Review: Nissan Terrano

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Renault had its barrage of launches in the first year that they entered India and then this year was all about figuring things out for the future. Renault and Nissan have had a great relationship till date and even now they share the same platforms for their cars as well as the production facility in Chennai. 
After the response that the Renault Duster received from the Indian customers, Nissan moved its gaze to the SUV segment. The Nissan Terrano is the third model in the Renault-Nissan India line-up to receive the badge-engineering treatment. Nissan had the heads up for the other two cars but this time it was the other way around. 
Unlike the other two badge-engineered models in the Renault-Nissan stable - the Scala and the Pulse - both of which have got mild tweaks to their exteriors to differentiate them from their Nissan equivalents; Nissan has gone a step further with the Terrano and made significant styling changes, including heavy alterations to the sheet metal. These include redesigned bumpers and lights and a new grille, all of which help the Nissan Terrano look like a proper Nissan - the inspirations being the Pathfinder SUV. 
This gives the Terrano a striking look and a completely different one when compared to the Renault Duster but the side profile of the Terrano still reminds you of the Renault SUV. Even the rear has the familiar styling of the Renault Duster; however, the Nissan Terrano gets a different tail gate with tail-lamps that extend onto it.
Inside, the Terrano gets beige interiors but the base trim comes with all black interiors. The Nissan comes with a different steering wheel with silver-finish inserts, however, there are no column-mounted controls for the audio system. The audio system is also new and comes with a CD player, aux-in, USB and Bluetooth mobile connectivity as well. Overall, the space inside is the same as the Duster.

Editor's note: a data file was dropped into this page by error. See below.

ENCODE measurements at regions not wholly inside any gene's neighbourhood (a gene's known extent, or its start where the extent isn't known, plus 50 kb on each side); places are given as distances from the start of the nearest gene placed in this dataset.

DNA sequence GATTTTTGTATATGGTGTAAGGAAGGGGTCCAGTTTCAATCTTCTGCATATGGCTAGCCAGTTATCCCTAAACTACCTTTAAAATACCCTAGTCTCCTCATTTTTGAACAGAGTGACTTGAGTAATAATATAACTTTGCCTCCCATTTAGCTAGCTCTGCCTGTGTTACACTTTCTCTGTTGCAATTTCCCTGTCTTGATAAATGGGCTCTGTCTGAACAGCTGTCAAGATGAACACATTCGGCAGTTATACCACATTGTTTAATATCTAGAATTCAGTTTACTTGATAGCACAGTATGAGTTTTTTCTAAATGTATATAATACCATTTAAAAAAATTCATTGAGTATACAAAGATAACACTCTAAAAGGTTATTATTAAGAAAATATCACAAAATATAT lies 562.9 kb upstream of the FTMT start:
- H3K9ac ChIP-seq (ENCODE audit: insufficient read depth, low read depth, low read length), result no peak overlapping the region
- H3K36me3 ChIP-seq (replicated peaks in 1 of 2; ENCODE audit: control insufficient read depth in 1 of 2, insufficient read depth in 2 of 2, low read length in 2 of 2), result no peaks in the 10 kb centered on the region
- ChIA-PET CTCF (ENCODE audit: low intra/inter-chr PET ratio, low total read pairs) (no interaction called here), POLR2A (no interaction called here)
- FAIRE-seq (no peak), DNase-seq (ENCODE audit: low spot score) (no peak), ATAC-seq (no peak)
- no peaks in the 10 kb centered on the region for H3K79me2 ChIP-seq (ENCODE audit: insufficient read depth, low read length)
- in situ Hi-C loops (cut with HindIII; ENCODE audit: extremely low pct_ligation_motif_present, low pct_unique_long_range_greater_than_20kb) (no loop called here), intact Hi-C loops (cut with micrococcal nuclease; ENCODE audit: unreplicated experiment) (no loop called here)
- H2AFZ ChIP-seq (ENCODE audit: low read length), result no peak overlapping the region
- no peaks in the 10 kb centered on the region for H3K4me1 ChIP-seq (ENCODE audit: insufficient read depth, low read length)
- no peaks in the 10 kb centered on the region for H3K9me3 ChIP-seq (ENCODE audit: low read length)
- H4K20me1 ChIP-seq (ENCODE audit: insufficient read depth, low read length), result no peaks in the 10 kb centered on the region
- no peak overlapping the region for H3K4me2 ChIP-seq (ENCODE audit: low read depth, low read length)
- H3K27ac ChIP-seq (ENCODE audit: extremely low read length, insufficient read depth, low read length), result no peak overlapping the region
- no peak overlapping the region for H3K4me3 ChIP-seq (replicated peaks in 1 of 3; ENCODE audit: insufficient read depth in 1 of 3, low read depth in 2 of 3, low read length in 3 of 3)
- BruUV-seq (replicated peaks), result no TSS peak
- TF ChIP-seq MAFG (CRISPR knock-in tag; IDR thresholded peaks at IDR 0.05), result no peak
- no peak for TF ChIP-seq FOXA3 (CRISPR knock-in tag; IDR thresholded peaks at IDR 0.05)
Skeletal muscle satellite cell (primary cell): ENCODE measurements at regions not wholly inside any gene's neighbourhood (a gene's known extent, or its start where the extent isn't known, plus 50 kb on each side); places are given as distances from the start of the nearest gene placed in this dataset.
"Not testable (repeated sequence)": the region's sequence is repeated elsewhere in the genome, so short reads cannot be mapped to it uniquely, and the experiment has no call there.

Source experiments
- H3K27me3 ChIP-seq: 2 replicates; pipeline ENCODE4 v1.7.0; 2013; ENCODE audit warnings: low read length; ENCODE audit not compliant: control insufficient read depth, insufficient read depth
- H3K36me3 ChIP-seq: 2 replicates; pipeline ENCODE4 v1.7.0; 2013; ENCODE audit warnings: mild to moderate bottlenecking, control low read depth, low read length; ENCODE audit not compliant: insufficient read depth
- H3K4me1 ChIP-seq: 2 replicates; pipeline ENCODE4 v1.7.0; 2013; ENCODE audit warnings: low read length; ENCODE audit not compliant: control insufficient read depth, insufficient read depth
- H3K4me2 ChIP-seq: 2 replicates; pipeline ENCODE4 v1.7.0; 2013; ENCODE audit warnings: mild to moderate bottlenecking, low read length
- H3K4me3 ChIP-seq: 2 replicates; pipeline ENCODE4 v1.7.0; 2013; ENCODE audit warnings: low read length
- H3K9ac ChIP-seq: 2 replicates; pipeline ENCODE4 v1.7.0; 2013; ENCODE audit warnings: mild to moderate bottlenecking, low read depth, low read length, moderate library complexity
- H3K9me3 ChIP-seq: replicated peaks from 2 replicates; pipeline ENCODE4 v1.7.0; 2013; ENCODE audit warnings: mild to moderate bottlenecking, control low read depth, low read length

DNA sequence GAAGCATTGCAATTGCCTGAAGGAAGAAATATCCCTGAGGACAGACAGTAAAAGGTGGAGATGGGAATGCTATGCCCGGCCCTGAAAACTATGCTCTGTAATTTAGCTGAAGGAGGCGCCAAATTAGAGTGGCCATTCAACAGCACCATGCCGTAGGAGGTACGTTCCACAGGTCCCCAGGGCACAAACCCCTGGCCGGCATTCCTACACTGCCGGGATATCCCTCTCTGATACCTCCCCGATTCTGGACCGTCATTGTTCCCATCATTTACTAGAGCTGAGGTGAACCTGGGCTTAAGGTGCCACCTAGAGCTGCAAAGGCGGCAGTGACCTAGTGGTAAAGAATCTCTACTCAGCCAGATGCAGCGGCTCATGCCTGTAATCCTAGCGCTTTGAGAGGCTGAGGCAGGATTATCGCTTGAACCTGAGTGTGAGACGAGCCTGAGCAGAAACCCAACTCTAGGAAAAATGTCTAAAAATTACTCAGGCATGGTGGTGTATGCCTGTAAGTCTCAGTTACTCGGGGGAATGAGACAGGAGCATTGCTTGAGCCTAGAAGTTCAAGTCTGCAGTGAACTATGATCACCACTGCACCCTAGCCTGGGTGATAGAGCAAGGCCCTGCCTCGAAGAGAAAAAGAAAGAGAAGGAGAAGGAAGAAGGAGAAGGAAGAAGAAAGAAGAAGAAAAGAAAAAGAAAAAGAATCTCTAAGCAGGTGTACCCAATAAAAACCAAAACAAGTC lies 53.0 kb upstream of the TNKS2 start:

The Nissan Terrano comes with the same 1.5-litre dCi diesel powerplant in two states of tune - 84bhp and 109bhp. There's also a 1.6-litre petrol engine mated to a five-speed manual gearbox, as is the 84bhp diesel. The 109bhp diesel comes paired with a six-speed manual gearbox. 
There have been no mechanical changes from the Duster and this means, the Terrano more or less drives similar to the Renault.  The Terrano drives brilliantly and even on rough roads and pothole ridden paths, the Terrano has the suspension setup to gobble all the vibrations and give the driver and passenger a smooth drive. 
With prices starting from as low as 9.76 lakhs, the Terrano is a brilliant piece of machinery and has enough to stand against the Duster from which it has been re-badged. Nissan has done an incredible job to change the looks, features of the car and we think it will be well received. 

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